Black Panther: More than a Movie by Amy

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Black Panther is a marvellous movie for so many reasons.

(Spoiler alert!)

Black Panther raked in a pretty decent $192m in its opening weekend in the States along, beating Deadpool as Marvel’s most successful February release, but its impact around the world is worth far more than that. Black Panther is empowering people of colour of all ages and genders around the globe, as well as highlighting the damage caused by racism and racial inequality.

Black Panther is the action packed intersectional feminist movie of my dreams. All five of the main protagonists are people of colour, with four of them being women. Some of these women are portrayed in roles that women in the media aren’t often portrayed in, such as the military and scientific industries. The Wakandan royal guard, the best trained warriors in the country, are all women of colour! Black Panther shows women of colour as their own protectors – an empowering image for all women, especially women of colour.

Having visited South Africa for two weeks, and working with underprivileged children from some of Cape Town’s poorest areas, I cannot overstate the value of an African superhero. He may be from royalty, living in a country that seems to have very little poverty, with magical powers, but an 8 year old boy won’t look at those differences.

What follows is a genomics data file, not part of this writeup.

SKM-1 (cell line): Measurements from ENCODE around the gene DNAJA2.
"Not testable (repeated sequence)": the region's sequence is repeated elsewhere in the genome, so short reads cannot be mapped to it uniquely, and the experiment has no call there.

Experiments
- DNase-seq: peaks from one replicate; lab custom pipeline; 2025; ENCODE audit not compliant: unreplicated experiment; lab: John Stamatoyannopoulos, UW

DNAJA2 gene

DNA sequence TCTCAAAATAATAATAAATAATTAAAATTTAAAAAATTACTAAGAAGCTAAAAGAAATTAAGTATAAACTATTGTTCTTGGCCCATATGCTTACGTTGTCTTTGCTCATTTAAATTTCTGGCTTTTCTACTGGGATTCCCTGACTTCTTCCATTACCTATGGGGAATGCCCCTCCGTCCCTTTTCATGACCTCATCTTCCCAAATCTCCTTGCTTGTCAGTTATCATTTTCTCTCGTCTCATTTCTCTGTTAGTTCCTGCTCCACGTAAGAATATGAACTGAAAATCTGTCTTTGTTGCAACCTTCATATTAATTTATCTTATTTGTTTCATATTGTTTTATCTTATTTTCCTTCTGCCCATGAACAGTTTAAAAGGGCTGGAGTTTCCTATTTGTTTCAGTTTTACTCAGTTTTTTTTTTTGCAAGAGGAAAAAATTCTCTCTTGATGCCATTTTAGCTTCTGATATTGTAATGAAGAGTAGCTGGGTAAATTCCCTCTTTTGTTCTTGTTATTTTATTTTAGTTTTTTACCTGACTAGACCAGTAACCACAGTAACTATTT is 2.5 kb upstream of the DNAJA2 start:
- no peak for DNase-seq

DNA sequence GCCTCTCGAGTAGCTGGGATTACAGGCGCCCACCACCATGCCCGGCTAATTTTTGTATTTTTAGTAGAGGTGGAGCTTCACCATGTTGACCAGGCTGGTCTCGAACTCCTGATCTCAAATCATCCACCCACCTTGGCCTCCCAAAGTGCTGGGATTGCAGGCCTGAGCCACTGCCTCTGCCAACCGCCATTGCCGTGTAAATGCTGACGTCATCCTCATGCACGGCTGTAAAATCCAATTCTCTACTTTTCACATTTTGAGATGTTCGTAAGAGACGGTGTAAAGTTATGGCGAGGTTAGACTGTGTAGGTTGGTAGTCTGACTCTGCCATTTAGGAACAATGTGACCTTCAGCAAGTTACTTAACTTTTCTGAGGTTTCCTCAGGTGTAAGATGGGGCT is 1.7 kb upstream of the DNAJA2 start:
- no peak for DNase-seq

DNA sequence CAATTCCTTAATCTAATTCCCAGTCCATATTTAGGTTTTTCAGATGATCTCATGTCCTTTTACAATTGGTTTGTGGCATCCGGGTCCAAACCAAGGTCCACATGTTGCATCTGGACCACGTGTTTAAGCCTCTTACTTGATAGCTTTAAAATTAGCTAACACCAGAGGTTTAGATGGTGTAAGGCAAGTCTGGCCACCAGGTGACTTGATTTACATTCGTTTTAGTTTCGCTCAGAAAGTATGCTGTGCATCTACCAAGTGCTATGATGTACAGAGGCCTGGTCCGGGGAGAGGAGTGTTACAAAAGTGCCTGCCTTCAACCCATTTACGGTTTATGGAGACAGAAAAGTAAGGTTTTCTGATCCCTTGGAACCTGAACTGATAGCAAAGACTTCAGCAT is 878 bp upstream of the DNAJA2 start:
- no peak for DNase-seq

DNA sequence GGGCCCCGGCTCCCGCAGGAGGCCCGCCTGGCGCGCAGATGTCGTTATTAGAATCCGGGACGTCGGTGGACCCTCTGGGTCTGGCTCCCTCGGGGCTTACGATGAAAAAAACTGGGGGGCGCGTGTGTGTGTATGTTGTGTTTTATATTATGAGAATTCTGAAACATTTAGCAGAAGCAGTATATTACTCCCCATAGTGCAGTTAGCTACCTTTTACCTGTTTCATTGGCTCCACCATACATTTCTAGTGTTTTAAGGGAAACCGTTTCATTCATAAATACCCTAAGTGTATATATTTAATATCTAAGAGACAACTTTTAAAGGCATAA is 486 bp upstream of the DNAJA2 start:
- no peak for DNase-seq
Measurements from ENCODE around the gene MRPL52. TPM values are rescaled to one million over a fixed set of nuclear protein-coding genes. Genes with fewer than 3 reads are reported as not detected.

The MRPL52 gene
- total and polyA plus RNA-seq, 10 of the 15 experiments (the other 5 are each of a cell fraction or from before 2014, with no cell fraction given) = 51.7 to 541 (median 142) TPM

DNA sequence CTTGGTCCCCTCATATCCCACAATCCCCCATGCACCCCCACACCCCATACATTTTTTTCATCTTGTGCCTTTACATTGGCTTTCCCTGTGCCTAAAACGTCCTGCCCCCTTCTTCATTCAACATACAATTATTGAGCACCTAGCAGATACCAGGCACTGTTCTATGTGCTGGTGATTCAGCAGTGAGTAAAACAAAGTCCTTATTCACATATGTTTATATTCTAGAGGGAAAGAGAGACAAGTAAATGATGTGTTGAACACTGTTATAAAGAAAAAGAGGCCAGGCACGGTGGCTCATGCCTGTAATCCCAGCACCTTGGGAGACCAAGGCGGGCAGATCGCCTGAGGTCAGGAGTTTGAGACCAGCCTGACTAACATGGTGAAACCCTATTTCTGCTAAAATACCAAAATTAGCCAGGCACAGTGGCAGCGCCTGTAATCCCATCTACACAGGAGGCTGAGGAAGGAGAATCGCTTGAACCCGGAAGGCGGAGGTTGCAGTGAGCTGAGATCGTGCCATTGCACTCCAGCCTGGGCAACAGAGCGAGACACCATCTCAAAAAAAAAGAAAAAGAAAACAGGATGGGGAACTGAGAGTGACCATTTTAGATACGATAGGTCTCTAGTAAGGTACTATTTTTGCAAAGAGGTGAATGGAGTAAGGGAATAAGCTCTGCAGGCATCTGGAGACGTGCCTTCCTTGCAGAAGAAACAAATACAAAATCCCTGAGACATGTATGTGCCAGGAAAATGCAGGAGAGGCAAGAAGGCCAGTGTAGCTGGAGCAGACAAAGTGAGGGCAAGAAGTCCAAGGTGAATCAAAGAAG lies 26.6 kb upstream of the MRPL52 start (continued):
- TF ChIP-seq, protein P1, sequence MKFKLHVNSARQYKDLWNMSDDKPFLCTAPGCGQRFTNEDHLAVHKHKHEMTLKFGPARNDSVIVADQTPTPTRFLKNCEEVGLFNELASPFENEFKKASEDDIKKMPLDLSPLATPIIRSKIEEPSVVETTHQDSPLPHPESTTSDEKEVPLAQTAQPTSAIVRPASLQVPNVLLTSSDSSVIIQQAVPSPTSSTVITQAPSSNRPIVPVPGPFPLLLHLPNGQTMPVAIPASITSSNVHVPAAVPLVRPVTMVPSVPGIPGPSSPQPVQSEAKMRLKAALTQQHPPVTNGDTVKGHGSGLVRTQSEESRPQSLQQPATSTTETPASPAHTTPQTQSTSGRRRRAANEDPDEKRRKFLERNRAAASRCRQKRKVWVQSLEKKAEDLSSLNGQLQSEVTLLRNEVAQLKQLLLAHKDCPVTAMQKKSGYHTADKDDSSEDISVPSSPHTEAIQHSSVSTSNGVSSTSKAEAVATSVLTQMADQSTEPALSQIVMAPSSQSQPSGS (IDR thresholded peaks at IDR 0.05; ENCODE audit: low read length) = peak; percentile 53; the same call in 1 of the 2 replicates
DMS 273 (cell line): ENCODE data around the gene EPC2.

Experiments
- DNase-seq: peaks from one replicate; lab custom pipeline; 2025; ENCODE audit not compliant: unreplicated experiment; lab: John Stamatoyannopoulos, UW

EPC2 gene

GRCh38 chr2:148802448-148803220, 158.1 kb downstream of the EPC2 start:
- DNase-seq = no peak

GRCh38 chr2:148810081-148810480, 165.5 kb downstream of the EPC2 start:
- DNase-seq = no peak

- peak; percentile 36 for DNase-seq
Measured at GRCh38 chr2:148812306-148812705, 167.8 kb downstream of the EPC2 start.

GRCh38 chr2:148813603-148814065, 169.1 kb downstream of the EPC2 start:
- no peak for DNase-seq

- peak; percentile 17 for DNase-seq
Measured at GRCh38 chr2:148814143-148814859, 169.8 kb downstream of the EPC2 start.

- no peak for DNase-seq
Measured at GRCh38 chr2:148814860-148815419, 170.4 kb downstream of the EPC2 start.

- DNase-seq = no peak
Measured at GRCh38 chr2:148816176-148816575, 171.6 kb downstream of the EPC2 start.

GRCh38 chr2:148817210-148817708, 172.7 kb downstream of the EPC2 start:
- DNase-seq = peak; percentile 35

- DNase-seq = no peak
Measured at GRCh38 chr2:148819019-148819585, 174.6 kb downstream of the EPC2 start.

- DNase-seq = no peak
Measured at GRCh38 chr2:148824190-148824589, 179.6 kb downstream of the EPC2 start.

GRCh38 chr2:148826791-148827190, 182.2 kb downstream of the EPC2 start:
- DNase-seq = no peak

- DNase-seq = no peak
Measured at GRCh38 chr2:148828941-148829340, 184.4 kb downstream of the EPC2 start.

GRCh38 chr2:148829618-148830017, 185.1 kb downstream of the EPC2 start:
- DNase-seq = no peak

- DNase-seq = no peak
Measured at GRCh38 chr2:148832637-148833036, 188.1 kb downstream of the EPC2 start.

He’ll look for similarities and there are so many with T’Challa. A hero who looks like him, sounds like him, has the same culture as him and is from a place like him. Throughout the movie, T’Challa and his advisors speak Xhosa, which is a language native to the north of South Africa.

It’s not just about the individual representation. Stories about African nations as a whole don’t tend to be the happiest stories. It’s rare to see a film set in modern Africa that gives such a positive impression of the country it’s set in, the way that Black Panther has romanticised Wakanda and its African culture.

Every single character has been well developed to be multidimensional, especially Erik Killmonger, the main antagonist. Erik is an African American, with royal Wakandan heritage. He challenges T’Challa to the throne, to spread Wakandan weapons to black people around the world, and free them from racial oppression.

This is a reality in thousands of predominantly black neighbourhoods around the world. The main evil in Black Panther is caused by division, racial tension and social or economic inequality between people of different races. That is arguably the most important message set forth by Black Panther.

You should support Black Panther because it preaches equality in every sense. It teaches young women of colour how to roar for themselves, and young men of colour that they are heroes and kings. Also, the soundtrack is killer.


Amy Simmons is a YOYP2018 ambassador and student from central Scotland. When she’s not studying and fighting for equality, she loves cycling, going to the cinema and French culture, and can often be found reading (usually Harry Potter). She has hopes of becoming a doctor and changing the world, even just a little bit.

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